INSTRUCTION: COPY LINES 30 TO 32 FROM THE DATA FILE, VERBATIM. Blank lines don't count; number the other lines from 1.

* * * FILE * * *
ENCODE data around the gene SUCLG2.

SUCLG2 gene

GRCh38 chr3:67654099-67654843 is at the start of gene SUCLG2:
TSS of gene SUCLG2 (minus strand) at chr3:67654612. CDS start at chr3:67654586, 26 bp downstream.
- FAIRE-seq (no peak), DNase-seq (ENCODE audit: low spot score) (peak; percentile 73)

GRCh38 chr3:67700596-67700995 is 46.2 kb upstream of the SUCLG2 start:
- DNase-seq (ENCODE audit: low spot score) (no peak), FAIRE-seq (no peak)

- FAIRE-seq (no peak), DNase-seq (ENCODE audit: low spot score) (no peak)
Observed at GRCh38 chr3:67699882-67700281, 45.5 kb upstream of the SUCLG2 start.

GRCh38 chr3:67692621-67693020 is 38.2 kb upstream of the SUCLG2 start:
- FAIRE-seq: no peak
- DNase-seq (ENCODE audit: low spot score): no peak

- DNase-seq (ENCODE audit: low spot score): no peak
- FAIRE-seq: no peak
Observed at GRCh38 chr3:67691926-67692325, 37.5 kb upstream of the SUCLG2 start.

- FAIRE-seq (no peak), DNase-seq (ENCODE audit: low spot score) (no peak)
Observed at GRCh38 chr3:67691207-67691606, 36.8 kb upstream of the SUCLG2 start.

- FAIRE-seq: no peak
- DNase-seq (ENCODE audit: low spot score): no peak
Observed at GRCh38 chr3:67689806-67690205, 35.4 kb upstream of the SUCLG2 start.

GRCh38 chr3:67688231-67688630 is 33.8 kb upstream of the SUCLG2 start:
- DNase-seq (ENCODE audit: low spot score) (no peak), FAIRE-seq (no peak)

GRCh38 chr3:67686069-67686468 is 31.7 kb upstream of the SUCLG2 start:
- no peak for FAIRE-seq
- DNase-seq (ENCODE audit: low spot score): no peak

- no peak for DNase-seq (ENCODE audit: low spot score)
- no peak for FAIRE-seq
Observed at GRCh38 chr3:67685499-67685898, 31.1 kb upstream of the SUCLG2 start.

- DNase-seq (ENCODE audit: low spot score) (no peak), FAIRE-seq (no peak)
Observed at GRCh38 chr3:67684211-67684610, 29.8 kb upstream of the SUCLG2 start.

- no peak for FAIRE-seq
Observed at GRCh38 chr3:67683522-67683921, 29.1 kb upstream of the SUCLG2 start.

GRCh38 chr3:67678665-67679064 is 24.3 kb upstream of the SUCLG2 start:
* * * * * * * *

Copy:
Observed at GRCh38 chr3:67684211-67684610, 29.8 kb upstream of the SUCLG2 start.

- no peak for FAIRE-seq
Observed at GRCh38 chr3:67683522-67683921, 29.1 kb upstream of the SUCLG2 start.